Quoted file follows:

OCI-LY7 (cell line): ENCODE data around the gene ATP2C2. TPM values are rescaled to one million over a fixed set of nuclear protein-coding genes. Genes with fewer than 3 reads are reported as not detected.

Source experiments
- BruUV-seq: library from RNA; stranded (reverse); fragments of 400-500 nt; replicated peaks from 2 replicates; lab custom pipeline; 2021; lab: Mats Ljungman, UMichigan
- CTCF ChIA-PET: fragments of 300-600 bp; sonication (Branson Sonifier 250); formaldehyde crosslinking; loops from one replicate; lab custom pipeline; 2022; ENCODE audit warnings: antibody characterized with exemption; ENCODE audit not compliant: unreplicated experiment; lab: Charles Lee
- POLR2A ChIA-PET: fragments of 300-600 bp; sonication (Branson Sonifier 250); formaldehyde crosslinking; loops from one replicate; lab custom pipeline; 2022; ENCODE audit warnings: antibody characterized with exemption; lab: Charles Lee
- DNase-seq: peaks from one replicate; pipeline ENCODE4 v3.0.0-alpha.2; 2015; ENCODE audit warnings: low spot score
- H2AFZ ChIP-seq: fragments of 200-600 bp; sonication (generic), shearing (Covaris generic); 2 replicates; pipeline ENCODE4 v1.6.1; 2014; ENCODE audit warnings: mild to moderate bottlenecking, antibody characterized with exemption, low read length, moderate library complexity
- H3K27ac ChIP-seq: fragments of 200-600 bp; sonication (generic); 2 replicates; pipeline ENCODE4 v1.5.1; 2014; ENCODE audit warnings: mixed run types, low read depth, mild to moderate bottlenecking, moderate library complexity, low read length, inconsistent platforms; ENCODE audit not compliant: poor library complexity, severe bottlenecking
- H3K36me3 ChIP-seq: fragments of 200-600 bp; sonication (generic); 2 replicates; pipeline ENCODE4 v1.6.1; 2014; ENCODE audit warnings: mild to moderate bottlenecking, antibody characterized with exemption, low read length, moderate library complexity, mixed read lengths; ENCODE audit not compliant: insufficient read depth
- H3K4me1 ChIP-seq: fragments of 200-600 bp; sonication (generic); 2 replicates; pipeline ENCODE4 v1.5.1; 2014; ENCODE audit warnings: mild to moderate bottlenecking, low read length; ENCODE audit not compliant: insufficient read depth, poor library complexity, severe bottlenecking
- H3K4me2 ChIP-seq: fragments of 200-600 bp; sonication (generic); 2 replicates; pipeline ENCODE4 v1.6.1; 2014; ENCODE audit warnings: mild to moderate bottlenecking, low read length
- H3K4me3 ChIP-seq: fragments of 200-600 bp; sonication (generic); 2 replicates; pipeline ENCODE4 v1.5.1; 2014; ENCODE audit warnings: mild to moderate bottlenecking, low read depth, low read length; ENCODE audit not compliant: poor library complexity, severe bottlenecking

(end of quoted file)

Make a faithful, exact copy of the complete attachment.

OCI-LY7 (cell line): ENCODE data around the gene ATP2C2. TPM values are rescaled to one million over a fixed set of nuclear protein-coding genes. Genes with fewer than 3 reads are reported as not detected.

Source experiments
- BruUV-seq: library from RNA; stranded (reverse); fragments of 400-500 nt; replicated peaks from 2 replicates; lab custom pipeline; 2021; lab: Mats Ljungman, UMichigan
- CTCF ChIA-PET: fragments of 300-600 bp; sonication (Branson Sonifier 250); formaldehyde crosslinking; loops from one replicate; lab custom pipeline; 2022; ENCODE audit warnings: antibody characterized with exemption; ENCODE audit not compliant: unreplicated experiment; lab: Charles Lee
- POLR2A ChIA-PET: fragments of 300-600 bp; sonication (Branson Sonifier 250); formaldehyde crosslinking; loops from one replicate; lab custom pipeline; 2022; ENCODE audit warnings: antibody characterized with exemption; lab: Charles Lee
- DNase-seq: peaks from one replicate; pipeline ENCODE4 v3.0.0-alpha.2; 2015; ENCODE audit warnings: low spot score
- H2AFZ ChIP-seq: fragments of 200-600 bp; sonication (generic), shearing (Covaris generic); 2 replicates; pipeline ENCODE4 v1.6.1; 2014; ENCODE audit warnings: mild to moderate bottlenecking, antibody characterized with exemption, low read length, moderate library complexity
- H3K27ac ChIP-seq: fragments of 200-600 bp; sonication (generic); 2 replicates; pipeline ENCODE4 v1.5.1; 2014; ENCODE audit warnings: mixed run types, low read depth, mild to moderate bottlenecking, moderate library complexity, low read length, inconsistent platforms; ENCODE audit not compliant: poor library complexity, severe bottlenecking
- H3K36me3 ChIP-seq: fragments of 200-600 bp; sonication (generic); 2 replicates; pipeline ENCODE4 v1.6.1; 2014; ENCODE audit warnings: mild to moderate bottlenecking, antibody characterized with exemption, low read length, moderate library complexity, mixed read lengths; ENCODE audit not compliant: insufficient read depth
- H3K4me1 ChIP-seq: fragments of 200-600 bp; sonication (generic); 2 replicates; pipeline ENCODE4 v1.5.1; 2014; ENCODE audit warnings: mild to moderate bottlenecking, low read length; ENCODE audit not compliant: insufficient read depth, poor library complexity, severe bottlenecking
- H3K4me2 ChIP-seq: fragments of 200-600 bp; sonication (generic); 2 replicates; pipeline ENCODE4 v1.6.1; 2014; ENCODE audit warnings: mild to moderate bottlenecking, low read length
- H3K4me3 ChIP-seq: fragments of 200-600 bp; sonication (generic); 2 replicates; pipeline ENCODE4 v1.5.1; 2014; ENCODE audit warnings: mild to moderate bottlenecking, low read depth, low read length; ENCODE audit not compliant: poor library complexity, severe bottlenecking